Texas very nearly stole a precious Big 12 road win in Waco on Saturday afternoon, erasing a 9-point halftime deficit to take the game to overtime, but in the end the Longhorns just couldn't quite keep up with the steady stream of points the Bears accrued from the free throw line and fell 86-79 to Baylor. Led by a breakout performance from point guard Javan Felix (26 points, 5 rebounds, 9 assists, 1 turnover in 43 minutes) and strong second half from Sheldon McClellan, who finally began to assert himself in the second half (14 of his 21 points), the Longhorns did everything they could to win the game, but road wins in the Big 12 are rare for a reason and Baylor was able to escape with a win thanks in part to a massive disparity at the free throw line, where Baylor finished the game with 45 shots from the line to just 14 for the Horns.
Free Throws Prove Decisive
Whereas in 45 minutes of basketball Baylor was only whistled for 12 fouls -- roughly one every TV timeout -- the officials racked up 26 personals on Texas -- call it 23, since the last three in the game's final 30 seconds were purposeful to get the ball back. Last February, Jeff wrote about the issue of free throw disparity favoring Big 12 home teams, and on Saturday the Longhorns' inability to keep Baylor off the line was the difference in the game. It was the difference in regulation, when Baylor went 24 for 30 from the line and Texas just 7 for 10, and it was the difference in overtime, when Baylor made 12 of 15 at the stripe and the Longhorns were limited to just 2 of 4. Prior to the final 6 Baylor attempts that came after Texas was forced to foul, the officials blew the whistle on 4 out of the 5 Bears possessions, giving them 9 free throw attempts, of which they made 7... just enough for an 81-79 lead with 28 seconds left, when Felix missed a jumper to tie it and the only thing Texas could do to stop the clock was -- fittingly, for Saturday afternoon -- foul.
Not that Baylor should be apologizing for the win. You have to give credit to the Bears for putting themselves in a position to draw whistles, and even more so for knocking them down. Baylor knocked down an outstanding 80 percent of their 45 free throw attempts and it's not an exaggeration to say that anything less would have resulted in a loss today. Texas wins that game otherwise. And on the flip side, the Longhorns may not have gotten their fair equivalent in terms of number of attempts, but you have to look in the mirror after an overtime loss when you leave points on the board by making just 9 of your 14 from the line.
Jefferson, Jackson Stellar
Before we turn to the tough luck losers, you have to tip your cap to Pierre Jackson and Cory Jefferson, the two upperclassmen who delivered the win for the Bears in part by shooting a combined 24 for 29 from the line. I was really pleased with our defensive effort against Jackson, as both our guards and bigs did a great job defending in tandem to disrupt Baylor's high ball screen offense, and Jackson never really was able to get settled into a good rhythm offensively. Like all great players do, though, he kept attacking, drew whistles, and knocked down his free throws. Gutty performance against a game defense.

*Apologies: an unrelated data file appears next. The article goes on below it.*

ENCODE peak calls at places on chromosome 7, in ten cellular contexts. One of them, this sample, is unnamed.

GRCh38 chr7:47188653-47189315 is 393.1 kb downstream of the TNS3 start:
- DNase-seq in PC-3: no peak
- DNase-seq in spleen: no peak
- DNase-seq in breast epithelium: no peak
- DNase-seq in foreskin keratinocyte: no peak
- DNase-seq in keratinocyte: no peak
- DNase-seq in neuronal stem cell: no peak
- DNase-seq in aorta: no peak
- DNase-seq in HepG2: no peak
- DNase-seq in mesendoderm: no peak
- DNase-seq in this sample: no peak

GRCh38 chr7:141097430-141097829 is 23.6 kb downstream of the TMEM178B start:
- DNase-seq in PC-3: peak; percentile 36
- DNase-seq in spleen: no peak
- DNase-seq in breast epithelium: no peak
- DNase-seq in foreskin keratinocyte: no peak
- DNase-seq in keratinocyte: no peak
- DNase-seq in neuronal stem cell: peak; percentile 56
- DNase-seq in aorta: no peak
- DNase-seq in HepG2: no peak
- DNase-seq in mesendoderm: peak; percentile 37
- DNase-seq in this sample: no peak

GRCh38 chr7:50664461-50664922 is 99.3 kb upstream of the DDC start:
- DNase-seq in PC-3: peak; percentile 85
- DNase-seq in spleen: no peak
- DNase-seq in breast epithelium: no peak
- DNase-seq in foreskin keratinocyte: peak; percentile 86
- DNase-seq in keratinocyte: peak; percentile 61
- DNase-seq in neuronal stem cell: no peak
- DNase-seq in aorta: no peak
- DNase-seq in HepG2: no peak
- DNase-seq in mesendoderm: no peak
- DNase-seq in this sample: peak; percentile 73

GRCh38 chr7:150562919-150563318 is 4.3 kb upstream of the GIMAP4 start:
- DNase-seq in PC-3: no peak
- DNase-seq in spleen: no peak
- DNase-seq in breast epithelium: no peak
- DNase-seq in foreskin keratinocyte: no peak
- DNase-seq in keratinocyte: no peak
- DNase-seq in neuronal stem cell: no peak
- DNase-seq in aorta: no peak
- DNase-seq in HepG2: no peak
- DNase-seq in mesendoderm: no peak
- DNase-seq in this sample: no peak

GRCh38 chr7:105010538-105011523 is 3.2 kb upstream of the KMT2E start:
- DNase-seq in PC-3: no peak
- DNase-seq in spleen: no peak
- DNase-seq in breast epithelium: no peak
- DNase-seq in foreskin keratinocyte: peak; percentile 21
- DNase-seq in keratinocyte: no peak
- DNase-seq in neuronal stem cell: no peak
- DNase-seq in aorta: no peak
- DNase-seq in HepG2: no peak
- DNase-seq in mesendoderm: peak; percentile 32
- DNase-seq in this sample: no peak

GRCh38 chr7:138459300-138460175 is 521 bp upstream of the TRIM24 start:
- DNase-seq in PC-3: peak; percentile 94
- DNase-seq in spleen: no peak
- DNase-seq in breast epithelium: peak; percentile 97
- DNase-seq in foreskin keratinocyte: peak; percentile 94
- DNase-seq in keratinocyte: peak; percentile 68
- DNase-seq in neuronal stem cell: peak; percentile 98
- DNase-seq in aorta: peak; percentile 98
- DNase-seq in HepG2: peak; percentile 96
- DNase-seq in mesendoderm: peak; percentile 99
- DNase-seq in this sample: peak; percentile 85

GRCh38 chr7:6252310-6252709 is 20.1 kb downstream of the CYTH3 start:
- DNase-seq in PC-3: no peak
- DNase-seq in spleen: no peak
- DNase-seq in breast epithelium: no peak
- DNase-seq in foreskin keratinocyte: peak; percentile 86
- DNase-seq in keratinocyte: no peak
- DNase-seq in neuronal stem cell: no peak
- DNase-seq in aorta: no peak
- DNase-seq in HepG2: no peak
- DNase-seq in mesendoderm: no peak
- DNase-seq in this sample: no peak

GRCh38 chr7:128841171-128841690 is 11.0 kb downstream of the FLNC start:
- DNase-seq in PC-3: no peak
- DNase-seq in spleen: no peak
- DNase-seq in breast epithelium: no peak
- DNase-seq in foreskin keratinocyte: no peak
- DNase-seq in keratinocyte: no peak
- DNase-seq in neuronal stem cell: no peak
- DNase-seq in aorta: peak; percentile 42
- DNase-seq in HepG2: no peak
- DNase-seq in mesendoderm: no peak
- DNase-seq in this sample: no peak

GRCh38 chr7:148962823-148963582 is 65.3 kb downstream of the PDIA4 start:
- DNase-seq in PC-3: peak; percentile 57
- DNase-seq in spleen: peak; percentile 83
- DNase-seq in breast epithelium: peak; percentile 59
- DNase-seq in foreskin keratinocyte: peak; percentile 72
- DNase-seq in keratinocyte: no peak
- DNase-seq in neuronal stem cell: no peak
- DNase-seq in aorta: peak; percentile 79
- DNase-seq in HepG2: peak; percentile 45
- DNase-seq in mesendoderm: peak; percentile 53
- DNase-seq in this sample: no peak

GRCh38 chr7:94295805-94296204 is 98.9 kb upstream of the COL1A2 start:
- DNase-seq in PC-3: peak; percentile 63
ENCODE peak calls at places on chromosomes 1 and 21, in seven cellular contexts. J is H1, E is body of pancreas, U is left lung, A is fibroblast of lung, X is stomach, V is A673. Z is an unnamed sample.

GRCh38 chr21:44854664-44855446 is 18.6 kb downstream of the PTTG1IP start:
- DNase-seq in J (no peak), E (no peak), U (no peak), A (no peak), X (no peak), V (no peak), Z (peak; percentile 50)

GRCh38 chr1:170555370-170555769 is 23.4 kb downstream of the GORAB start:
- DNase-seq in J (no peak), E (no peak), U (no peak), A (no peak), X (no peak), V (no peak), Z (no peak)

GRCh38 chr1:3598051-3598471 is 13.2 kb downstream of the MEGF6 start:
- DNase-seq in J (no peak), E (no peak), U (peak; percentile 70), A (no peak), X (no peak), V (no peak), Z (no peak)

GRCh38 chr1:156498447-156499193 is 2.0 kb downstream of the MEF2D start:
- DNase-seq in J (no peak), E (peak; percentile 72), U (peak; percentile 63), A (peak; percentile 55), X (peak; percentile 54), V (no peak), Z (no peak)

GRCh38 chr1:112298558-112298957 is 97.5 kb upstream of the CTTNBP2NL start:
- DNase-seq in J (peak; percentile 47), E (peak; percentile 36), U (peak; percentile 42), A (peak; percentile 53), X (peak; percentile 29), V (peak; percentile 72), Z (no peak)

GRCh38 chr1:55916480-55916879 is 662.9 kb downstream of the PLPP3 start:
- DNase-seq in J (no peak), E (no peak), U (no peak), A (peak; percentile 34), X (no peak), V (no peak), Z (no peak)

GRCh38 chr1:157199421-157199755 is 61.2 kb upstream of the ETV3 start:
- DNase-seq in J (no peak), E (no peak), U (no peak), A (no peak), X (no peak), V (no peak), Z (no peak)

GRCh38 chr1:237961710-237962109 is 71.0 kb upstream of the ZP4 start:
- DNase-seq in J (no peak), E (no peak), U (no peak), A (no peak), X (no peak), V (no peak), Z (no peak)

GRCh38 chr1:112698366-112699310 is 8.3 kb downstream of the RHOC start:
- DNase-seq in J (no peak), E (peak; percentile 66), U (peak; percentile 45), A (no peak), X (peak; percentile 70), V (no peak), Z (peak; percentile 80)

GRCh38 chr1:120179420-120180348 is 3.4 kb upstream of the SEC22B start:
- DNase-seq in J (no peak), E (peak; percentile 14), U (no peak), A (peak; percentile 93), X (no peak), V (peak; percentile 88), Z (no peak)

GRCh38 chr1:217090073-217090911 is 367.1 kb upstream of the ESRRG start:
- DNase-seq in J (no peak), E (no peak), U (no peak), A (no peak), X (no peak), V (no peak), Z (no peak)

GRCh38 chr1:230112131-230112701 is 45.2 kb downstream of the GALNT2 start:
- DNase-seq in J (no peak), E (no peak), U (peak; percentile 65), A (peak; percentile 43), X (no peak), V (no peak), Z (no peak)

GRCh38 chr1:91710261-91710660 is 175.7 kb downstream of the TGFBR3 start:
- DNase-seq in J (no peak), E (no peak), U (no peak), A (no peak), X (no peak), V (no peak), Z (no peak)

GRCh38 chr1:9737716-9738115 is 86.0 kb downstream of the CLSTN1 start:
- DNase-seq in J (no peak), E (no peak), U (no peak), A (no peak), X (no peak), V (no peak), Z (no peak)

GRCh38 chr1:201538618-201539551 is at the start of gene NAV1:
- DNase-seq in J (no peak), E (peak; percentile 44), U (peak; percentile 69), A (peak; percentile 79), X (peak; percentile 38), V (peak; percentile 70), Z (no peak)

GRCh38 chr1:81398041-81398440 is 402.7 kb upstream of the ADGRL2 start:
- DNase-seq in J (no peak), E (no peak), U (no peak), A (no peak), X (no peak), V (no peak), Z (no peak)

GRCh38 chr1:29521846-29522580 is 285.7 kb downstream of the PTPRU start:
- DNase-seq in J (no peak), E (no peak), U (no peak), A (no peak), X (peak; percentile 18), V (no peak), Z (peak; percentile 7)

As for Cory Jefferson, well, hark back to what I wrote about Baylor's power forward in my game preview:
Baylor's starting frontcourt is rounded out by junior Cory Jefferson, a 6-9, 210 pain in the ass who just seems to be everywhere, on both ends of the floor. He's active, has a great nose for the ball, very good hands, athleticism, and touch around the rim. Kind of like we used to describe Quincy Acy, basically -- an excellent college forward who does a little bit of everything across 25-30 minutes per game. Big, big match up for Holmes, Bond, and Lammert.
Yup, that about sums up what we saw on Saturday. Jefferson was the hands down MVP of the game, delivering 25 points, 10 boards, 1 block, 2 steals and 0 turnovers in 36 flawless minutes -- including, yes, as many free throw attempts (14) as the entire Texas team. And he made more of his (11). He played a hell of a game, and is more responsible for Baylor emerging with a win instead of a loss than any other player on the team. Impressive performance by the junior.
Felix, McClellan Provide Scoring
As much as this young team has been improving and growing up over the past three weeks, the need to have a couple players step up to provide some scoring remained a glaring concern. We've been talking since the preseason about the importance of McClellan being a scorer, but on ESPNU's college basketball podcast this week, Rick Barnes spent part of his time with Andy Katz and Seth Greenberg talking about how he really expected Javan Felix to start scoring a lot more than he had been to this point, noting that he'd scored 20+ points in both of the Horns' two preseason scrimmages against Gonzaga and Davidson.
After I spent part of Wednesday's Texas Basketball Report writing about Felix's struggles scoring the ball (8.3 points per game on just 32% shooting), Barnes' comment proved to be prescient, as Felix found his touch in his midrange game and finally showed his ability to finish at the rim in scoring a career high 26 points. If we're looking for nits to pick, Felix probably went to the well a couple too many times down the stretch and -- completely gassed from playing all but 2 minutes of the game -- he missed two free throws when the game was knotted at 72 in overtime, but those were the only signs the kid was human on Saturday. And that's before mentioning that he dropped 9 dimes and coughed up just a single turnover. Felix's gem in Waco on Saturday was better than any single game Kabongo played last year and on the whole the freshman got the better of his counterpart on Baylor -- you know, the senior and preseason Big 12 Player of the Year. Yeah, I'd say the kid's a gamer.